FITLA International Latino Theatre Festival of Los Angeles opens October 21 at the John Anson Ford Theatre?s 87-seat [INSIDE] the Ford with ?Antigona? staged by acclaimed Peruvian theater ensemble Yuyachkani. The festival continues through November 14 featuring theater artists from nine nations and includes as very special guests the Ecuadorian ensemble Malayerba and Argentine dramatist Eduardo Pavlovsky. Performances take place at the John Anson Ford Theatre?s 87-seat theater [INSIDE] the Ford, at UCLA Freud Playhouse, and at the Los Angeles Theatre Center.
?Los Angeles has one of the largest Spanish-speaking populations in North America, but until FITLA began it lacked regular access to the best contemporary theater being created and enjoyed in Latin America,? says William Flores, FITLA executive director. ?FITLA brings to LA exactly what we deserve: a window on the creativity that is transforming Latino theater worldwide.?
Highlighting FITLA 2004 are return visits by two of Latin America?s three best-known theater ensembles: from Lima, Peru is Grupo Cultural Yuyachkani and from Quito, Ecuador is Malayerba. Both ensembles have roots in the tremendous social and political upheaval of Latin America in the 1970s and in the Latin tradition of theater as a tool for social change.
This year for the first time Nicaragua is represented in the festival, with Teatro Justo Rufino Garay in ?La Casa de Rigoberta Mira al Sur? (in a co-presentation with UCLA Live and Highways Performance Space) and ?El Nica,? a one-person performance by theater artist Cesar Mel?ndez of Teatro La Polea about his experiences emigrating from Nicaragua to Costa Rica.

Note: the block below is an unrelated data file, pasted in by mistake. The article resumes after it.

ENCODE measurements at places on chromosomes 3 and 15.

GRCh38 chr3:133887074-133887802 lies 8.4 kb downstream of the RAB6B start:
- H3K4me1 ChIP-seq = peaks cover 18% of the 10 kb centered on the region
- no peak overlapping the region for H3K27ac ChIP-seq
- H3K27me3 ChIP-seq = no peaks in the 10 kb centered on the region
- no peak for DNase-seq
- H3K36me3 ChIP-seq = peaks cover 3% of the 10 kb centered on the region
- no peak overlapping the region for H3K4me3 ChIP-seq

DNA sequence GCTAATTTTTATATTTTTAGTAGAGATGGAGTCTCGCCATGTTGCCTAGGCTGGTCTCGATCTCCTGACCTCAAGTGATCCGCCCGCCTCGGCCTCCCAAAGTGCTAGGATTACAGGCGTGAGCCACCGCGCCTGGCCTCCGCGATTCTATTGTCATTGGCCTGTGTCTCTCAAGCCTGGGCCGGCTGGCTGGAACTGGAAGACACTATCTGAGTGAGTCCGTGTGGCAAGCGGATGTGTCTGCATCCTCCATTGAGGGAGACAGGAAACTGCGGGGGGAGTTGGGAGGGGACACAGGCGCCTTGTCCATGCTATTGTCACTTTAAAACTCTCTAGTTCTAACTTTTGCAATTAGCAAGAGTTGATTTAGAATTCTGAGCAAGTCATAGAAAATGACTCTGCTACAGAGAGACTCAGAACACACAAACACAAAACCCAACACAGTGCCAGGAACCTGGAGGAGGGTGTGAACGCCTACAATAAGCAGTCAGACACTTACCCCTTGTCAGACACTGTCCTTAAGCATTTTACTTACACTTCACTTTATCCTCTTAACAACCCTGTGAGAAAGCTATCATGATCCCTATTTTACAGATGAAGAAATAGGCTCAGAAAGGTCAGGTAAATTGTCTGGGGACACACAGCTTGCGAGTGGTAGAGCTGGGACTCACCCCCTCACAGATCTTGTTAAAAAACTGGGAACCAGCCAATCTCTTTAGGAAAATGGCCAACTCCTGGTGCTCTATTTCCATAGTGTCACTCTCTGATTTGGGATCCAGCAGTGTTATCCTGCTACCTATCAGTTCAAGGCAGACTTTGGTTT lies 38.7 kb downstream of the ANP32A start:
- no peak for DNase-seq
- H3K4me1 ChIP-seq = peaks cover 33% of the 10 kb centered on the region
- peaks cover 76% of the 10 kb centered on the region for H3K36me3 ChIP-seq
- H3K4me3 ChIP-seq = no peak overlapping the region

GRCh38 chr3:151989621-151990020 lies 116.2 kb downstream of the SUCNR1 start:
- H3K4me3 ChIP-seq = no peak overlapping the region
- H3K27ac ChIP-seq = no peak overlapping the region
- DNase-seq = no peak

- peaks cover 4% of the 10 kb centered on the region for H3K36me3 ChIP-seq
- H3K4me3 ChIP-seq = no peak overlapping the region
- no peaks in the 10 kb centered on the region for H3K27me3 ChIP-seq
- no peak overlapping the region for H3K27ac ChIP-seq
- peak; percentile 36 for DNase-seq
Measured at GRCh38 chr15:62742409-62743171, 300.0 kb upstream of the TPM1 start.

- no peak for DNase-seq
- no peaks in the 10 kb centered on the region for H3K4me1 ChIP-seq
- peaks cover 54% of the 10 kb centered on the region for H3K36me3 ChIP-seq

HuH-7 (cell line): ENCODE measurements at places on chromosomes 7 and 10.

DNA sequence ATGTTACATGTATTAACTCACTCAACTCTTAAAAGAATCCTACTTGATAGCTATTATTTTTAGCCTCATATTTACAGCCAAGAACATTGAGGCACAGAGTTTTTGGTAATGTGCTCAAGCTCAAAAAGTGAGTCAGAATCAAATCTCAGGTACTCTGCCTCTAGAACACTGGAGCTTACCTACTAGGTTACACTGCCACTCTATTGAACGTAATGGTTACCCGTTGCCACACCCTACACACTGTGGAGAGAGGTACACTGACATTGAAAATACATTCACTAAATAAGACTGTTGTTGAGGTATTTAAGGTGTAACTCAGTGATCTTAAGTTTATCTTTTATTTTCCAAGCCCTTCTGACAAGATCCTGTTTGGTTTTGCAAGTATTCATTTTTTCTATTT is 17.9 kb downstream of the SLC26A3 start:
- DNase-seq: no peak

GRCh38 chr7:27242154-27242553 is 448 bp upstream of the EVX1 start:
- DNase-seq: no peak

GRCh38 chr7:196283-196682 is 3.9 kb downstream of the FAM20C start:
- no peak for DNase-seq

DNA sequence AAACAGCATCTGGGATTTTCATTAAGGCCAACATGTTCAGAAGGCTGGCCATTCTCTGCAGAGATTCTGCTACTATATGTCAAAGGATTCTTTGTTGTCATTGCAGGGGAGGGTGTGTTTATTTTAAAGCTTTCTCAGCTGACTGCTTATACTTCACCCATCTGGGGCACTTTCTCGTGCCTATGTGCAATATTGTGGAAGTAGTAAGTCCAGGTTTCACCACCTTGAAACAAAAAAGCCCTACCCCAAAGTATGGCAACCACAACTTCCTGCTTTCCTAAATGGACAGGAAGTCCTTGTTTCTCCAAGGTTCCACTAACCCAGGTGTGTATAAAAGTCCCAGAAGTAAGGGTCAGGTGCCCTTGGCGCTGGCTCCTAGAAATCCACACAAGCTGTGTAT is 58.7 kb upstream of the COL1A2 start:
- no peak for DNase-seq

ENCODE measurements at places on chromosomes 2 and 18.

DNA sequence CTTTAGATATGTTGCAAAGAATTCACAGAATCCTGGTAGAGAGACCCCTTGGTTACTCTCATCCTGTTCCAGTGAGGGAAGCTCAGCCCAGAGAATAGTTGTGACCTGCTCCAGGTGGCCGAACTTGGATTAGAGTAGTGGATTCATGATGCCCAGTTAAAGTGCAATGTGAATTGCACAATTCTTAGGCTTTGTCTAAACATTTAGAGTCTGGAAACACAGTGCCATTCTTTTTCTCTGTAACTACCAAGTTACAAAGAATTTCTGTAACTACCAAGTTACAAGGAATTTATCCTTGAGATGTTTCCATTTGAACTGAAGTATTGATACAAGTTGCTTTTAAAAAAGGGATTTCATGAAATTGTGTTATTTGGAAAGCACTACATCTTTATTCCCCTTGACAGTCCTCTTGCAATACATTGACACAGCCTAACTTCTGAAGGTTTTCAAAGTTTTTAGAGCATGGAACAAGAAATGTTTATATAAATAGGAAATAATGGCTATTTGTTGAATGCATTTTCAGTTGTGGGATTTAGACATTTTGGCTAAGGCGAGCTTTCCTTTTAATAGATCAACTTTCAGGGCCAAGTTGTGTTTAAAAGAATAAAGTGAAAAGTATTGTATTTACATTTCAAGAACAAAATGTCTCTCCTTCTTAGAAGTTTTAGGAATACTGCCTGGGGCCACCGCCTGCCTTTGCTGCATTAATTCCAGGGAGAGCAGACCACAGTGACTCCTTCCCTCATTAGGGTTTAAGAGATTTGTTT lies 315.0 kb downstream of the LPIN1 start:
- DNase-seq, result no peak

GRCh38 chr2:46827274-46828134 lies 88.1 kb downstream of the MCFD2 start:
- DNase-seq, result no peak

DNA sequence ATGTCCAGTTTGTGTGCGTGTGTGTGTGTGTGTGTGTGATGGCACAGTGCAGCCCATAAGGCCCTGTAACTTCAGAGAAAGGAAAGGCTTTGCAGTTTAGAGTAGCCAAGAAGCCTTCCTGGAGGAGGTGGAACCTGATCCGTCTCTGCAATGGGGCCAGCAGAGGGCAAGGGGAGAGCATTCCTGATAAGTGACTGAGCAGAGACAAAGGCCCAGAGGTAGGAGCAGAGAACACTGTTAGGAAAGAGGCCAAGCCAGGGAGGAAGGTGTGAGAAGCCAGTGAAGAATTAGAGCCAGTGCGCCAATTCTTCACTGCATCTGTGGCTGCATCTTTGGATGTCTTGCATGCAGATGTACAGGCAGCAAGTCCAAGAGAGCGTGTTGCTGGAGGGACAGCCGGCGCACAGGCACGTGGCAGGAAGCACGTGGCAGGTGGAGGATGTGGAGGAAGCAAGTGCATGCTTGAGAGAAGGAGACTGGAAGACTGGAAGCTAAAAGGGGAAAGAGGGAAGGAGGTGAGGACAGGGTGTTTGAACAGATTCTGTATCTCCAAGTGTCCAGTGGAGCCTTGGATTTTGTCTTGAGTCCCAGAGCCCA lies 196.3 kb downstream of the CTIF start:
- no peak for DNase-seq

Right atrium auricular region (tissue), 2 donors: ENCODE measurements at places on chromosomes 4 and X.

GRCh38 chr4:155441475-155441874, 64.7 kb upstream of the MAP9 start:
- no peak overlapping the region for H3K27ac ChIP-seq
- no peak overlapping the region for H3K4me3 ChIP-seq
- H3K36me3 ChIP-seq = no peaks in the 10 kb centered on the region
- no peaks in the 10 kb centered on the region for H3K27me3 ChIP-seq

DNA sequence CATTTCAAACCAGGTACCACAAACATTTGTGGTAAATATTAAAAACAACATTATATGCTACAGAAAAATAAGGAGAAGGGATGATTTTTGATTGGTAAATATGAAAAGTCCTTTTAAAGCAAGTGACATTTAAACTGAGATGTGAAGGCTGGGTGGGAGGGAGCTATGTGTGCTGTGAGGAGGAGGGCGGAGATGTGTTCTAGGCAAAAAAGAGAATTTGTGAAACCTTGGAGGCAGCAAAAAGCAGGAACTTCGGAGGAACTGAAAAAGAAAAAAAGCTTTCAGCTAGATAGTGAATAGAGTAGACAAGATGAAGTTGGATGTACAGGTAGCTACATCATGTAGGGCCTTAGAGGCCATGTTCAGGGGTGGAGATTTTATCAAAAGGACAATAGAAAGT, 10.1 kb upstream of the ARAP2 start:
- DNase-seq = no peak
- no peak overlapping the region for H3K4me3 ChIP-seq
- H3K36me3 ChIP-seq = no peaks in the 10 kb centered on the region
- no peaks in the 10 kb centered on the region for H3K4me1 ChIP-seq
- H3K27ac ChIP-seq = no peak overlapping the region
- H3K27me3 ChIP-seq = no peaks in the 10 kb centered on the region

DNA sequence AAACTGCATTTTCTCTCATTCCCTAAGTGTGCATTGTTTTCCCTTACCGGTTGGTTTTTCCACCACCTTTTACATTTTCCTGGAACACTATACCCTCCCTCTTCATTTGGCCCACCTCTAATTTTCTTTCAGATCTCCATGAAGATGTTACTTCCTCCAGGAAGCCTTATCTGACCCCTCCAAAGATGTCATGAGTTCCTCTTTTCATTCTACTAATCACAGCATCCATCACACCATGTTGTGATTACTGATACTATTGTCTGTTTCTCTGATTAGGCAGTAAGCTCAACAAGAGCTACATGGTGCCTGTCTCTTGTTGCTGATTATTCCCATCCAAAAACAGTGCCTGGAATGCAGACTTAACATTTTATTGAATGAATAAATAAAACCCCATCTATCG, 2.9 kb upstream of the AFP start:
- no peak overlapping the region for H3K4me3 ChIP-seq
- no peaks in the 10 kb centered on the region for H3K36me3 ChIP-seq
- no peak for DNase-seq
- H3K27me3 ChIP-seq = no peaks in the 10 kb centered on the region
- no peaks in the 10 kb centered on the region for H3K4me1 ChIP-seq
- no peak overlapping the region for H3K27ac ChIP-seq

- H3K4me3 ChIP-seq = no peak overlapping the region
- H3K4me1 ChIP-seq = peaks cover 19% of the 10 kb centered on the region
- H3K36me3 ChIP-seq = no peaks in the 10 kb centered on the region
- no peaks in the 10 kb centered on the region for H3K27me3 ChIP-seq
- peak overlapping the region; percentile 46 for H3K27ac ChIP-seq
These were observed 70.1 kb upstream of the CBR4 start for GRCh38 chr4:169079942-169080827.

Also featured in the festival are presentations from Spain (Teatro Albanta in ?Celeste Flora?), Venezuela (Texto Teatro in ?Passport?), Mexico (Mexicali a Secas in ?Cartas al pie de un ?rbol?), Argentina (Eduardo Pavlosky in ?La Muerte de Marguerite Duras?), Puerto Rico (Myrna Casas?s one-person show ?Tres Noches tropicales y una Vida de inf?erno?), and the United States (New York?s Teatro IATI in ?La Edad de la Ciruela?). In addition, a staged reading of Nilo Cruz?s Pulitzer Prize-winning ?Anna in the Tropics? will feature artists who performed in the play?s West Coast premiere last year at South Coast Repertory.
Themes of immigration and change emerge in several FITLA 2004 productions. ?El Nica? takes the tragic-comic plight of a poor immigrant and makes it universal ? a story set in Costa Rica could just as easily be set in Costa Mesa, California. Peruvian ensemble Yuyachkani in ?Los M?sicos Ambulantes? or ?the wandering players? uses masks, music and dialogue to tell the story of a group of peasants who journey from the countryside to the city ? another universal story of migration and extreme social change.
Social upheaval isn?t always a result of migration; Teatro Justo Rufino Garay demonstrates in ?La Casa de Rigoberta Mira al Sur? how revolution and rapid social change threaten and expose family dynamics and personal relationships. Just as the recent immigrants of ?El Nica? and ?Los M?sicos Ambulantes? struggle to reconcile their history and the life they left behind with their new lives as immigrants, the family of Rigoberta struggles to reconcile the ghosts of the past with the challenges of life in post-revolutionary Nicaragua.